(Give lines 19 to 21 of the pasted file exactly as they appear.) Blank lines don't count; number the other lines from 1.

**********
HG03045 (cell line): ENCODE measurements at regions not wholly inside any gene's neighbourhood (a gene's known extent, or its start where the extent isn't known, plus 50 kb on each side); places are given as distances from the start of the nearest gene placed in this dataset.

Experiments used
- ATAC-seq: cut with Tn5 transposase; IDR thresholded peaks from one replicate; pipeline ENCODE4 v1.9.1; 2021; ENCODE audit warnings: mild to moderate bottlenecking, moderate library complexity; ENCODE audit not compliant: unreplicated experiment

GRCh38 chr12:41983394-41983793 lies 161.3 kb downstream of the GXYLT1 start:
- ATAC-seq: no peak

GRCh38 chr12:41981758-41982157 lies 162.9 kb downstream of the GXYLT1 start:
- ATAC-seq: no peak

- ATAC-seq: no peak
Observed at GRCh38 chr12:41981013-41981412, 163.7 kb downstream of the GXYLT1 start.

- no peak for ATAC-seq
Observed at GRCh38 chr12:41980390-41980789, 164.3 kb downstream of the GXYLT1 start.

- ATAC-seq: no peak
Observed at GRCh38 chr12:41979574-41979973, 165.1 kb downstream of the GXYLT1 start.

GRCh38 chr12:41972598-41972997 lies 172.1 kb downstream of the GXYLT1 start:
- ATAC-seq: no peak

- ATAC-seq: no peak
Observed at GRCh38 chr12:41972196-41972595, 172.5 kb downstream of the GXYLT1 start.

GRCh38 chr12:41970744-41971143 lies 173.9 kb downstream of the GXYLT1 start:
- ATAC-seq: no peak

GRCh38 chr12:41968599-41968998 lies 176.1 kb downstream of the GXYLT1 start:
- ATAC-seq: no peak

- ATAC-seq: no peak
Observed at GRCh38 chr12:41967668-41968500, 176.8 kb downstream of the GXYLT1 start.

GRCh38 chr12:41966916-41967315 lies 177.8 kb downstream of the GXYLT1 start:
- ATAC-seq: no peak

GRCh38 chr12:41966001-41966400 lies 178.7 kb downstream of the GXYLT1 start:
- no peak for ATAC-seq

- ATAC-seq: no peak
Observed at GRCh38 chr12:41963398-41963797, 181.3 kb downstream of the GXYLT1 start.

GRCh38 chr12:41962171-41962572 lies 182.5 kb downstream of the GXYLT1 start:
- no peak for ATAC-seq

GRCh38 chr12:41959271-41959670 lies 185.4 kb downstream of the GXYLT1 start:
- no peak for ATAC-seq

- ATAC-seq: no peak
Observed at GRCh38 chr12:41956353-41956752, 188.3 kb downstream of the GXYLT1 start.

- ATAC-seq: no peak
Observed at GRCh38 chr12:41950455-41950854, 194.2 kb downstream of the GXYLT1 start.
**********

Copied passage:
- ATAC-seq: no peak

GRCh38 chr12:41968599-41968998 lies 176.1 kb downstream of the GXYLT1 start:
- ATAC-seq: no peak